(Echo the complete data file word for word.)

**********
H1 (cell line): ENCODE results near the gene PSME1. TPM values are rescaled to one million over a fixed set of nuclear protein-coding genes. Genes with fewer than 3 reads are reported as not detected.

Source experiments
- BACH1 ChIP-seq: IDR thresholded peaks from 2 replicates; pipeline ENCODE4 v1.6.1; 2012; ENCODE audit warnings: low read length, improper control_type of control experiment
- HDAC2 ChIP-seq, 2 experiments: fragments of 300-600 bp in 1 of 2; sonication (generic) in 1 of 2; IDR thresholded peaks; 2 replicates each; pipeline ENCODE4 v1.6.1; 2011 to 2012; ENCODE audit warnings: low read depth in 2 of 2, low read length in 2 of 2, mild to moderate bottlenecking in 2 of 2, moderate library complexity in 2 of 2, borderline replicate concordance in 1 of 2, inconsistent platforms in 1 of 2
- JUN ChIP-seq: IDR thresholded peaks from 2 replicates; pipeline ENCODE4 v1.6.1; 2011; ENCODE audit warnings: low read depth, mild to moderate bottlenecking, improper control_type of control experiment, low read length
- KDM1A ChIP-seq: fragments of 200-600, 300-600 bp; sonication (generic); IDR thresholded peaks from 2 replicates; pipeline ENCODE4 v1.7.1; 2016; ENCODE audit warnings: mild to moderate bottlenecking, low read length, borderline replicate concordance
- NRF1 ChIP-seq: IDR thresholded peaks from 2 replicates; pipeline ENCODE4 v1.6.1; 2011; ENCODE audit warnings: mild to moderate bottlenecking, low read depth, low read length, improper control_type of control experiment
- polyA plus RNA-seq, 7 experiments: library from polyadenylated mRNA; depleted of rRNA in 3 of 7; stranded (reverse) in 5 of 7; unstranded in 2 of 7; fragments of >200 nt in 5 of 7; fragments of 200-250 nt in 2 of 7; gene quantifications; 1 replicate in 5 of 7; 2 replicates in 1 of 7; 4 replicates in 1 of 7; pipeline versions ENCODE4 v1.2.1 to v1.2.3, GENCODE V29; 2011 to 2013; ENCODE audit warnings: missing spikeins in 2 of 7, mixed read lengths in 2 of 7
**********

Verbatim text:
H1 (cell line): ENCODE results near the gene PSME1. TPM values are rescaled to one million over a fixed set of nuclear protein-coding genes. Genes with fewer than 3 reads are reported as not detected.

Source experiments
- BACH1 ChIP-seq: IDR thresholded peaks from 2 replicates; pipeline ENCODE4 v1.6.1; 2012; ENCODE audit warnings: low read length, improper control_type of control experiment
- HDAC2 ChIP-seq, 2 experiments: fragments of 300-600 bp in 1 of 2; sonication (generic) in 1 of 2; IDR thresholded peaks; 2 replicates each; pipeline ENCODE4 v1.6.1; 2011 to 2012; ENCODE audit warnings: low read depth in 2 of 2, low read length in 2 of 2, mild to moderate bottlenecking in 2 of 2, moderate library complexity in 2 of 2, borderline replicate concordance in 1 of 2, inconsistent platforms in 1 of 2
- JUN ChIP-seq: IDR thresholded peaks from 2 replicates; pipeline ENCODE4 v1.6.1; 2011; ENCODE audit warnings: low read depth, mild to moderate bottlenecking, improper control_type of control experiment, low read length
- KDM1A ChIP-seq: fragments of 200-600, 300-600 bp; sonication (generic); IDR thresholded peaks from 2 replicates; pipeline ENCODE4 v1.7.1; 2016; ENCODE audit warnings: mild to moderate bottlenecking, low read length, borderline replicate concordance
- NRF1 ChIP-seq: IDR thresholded peaks from 2 replicates; pipeline ENCODE4 v1.6.1; 2011; ENCODE audit warnings: mild to moderate bottlenecking, low read depth, low read length, improper control_type of control experiment
- polyA plus RNA-seq, 7 experiments: library from polyadenylated mRNA; depleted of rRNA in 3 of 7; stranded (reverse) in 5 of 7; unstranded in 2 of 7; fragments of >200 nt in 5 of 7; fragments of 200-250 nt in 2 of 7; gene quantifications; 1 replicate in 5 of 7; 2 replicates in 1 of 7; 4 replicates in 1 of 7; pipeline versions ENCODE4 v1.2.1 to v1.2.3, GENCODE V29; 2011 to 2013; ENCODE audit warnings: missing spikeins in 2 of 7, mixed read lengths in 2 of 7